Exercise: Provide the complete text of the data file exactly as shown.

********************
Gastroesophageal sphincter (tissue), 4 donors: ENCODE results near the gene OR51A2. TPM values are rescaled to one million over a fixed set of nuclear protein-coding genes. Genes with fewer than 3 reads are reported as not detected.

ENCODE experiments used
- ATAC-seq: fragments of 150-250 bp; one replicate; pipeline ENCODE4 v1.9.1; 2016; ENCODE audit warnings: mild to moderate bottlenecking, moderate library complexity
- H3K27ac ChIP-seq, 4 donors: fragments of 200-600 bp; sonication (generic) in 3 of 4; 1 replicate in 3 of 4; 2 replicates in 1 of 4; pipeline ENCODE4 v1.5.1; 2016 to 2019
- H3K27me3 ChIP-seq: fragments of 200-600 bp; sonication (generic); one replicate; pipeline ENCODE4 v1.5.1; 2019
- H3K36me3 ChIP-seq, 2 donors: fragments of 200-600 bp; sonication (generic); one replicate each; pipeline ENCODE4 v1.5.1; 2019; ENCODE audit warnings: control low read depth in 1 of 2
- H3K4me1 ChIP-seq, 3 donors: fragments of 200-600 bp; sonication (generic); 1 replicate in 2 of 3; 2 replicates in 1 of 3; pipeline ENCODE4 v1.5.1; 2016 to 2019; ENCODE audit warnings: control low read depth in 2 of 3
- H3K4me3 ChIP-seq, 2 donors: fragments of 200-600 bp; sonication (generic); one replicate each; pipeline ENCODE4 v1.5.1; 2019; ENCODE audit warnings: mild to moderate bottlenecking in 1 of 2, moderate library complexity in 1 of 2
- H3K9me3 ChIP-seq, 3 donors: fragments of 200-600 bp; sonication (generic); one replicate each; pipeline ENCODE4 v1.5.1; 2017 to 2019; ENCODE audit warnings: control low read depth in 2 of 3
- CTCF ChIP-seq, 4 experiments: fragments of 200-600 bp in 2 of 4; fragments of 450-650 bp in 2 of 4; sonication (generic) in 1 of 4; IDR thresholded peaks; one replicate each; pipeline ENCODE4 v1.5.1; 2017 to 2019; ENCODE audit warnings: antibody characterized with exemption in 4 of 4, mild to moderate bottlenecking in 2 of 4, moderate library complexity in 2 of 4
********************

Gastroesophageal sphincter (tissue), 4 donors: ENCODE results near the gene OR51A2. TPM values are rescaled to one million over a fixed set of nuclear protein-coding genes. Genes with fewer than 3 reads are reported as not detected.

ENCODE experiments used
- ATAC-seq: fragments of 150-250 bp; one replicate; pipeline ENCODE4 v1.9.1; 2016; ENCODE audit warnings: mild to moderate bottlenecking, moderate library complexity
- H3K27ac ChIP-seq, 4 donors: fragments of 200-600 bp; sonication (generic) in 3 of 4; 1 replicate in 3 of 4; 2 replicates in 1 of 4; pipeline ENCODE4 v1.5.1; 2016 to 2019
- H3K27me3 ChIP-seq: fragments of 200-600 bp; sonication (generic); one replicate; pipeline ENCODE4 v1.5.1; 2019
- H3K36me3 ChIP-seq, 2 donors: fragments of 200-600 bp; sonication (generic); one replicate each; pipeline ENCODE4 v1.5.1; 2019; ENCODE audit warnings: control low read depth in 1 of 2
- H3K4me1 ChIP-seq, 3 donors: fragments of 200-600 bp; sonication (generic); 1 replicate in 2 of 3; 2 replicates in 1 of 3; pipeline ENCODE4 v1.5.1; 2016 to 2019; ENCODE audit warnings: control low read depth in 2 of 3
- H3K4me3 ChIP-seq, 2 donors: fragments of 200-600 bp; sonication (generic); one replicate each; pipeline ENCODE4 v1.5.1; 2019; ENCODE audit warnings: mild to moderate bottlenecking in 1 of 2, moderate library complexity in 1 of 2
- H3K9me3 ChIP-seq, 3 donors: fragments of 200-600 bp; sonication (generic); one replicate each; pipeline ENCODE4 v1.5.1; 2017 to 2019; ENCODE audit warnings: control low read depth in 2 of 3
- CTCF ChIP-seq, 4 experiments: fragments of 200-600 bp in 2 of 4; fragments of 450-650 bp in 2 of 4; sonication (generic) in 1 of 4; IDR thresholded peaks; one replicate each; pipeline ENCODE4 v1.5.1; 2017 to 2019; ENCODE audit warnings: antibody characterized with exemption in 4 of 4, mild to moderate bottlenecking in 2 of 4, moderate library complexity in 2 of 4